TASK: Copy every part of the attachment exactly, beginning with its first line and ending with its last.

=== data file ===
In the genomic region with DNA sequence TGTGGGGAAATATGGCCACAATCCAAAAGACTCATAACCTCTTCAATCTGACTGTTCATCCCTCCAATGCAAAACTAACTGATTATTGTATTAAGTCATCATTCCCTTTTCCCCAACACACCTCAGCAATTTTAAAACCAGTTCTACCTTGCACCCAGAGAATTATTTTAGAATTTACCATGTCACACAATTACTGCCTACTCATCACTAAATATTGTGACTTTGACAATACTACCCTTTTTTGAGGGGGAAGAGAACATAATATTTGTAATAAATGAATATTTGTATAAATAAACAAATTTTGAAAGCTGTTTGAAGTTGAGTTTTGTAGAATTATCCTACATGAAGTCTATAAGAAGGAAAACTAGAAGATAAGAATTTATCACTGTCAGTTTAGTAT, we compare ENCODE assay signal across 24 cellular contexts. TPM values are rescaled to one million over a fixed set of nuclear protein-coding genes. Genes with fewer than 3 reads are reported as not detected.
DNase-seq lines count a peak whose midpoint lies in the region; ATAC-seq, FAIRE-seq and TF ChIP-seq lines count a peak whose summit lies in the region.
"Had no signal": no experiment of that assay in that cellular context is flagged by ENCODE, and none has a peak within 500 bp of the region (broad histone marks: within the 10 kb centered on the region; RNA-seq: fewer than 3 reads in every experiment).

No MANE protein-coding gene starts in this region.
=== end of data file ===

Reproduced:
In the genomic region with DNA sequence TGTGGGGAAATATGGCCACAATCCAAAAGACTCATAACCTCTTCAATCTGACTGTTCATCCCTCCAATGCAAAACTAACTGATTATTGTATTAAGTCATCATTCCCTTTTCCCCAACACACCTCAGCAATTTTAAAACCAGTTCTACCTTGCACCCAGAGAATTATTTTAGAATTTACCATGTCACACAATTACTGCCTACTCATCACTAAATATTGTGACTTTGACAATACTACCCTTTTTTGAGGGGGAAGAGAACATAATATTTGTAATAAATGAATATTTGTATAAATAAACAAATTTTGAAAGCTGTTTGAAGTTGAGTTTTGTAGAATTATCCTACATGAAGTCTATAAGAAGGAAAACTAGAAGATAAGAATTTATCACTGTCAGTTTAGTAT, we compare ENCODE assay signal across 24 cellular contexts. TPM values are rescaled to one million over a fixed set of nuclear protein-coding genes. Genes with fewer than 3 reads are reported as not detected.
DNase-seq lines count a peak whose midpoint lies in the region; ATAC-seq, FAIRE-seq and TF ChIP-seq lines count a peak whose summit lies in the region.
"Had no signal": no experiment of that assay in that cellular context is flagged by ENCODE, and none has a peak within 500 bp of the region (broad histone marks: within the 10 kb centered on the region; RNA-seq: fewer than 3 reads in every experiment).

No MANE protein-coding gene starts in this region.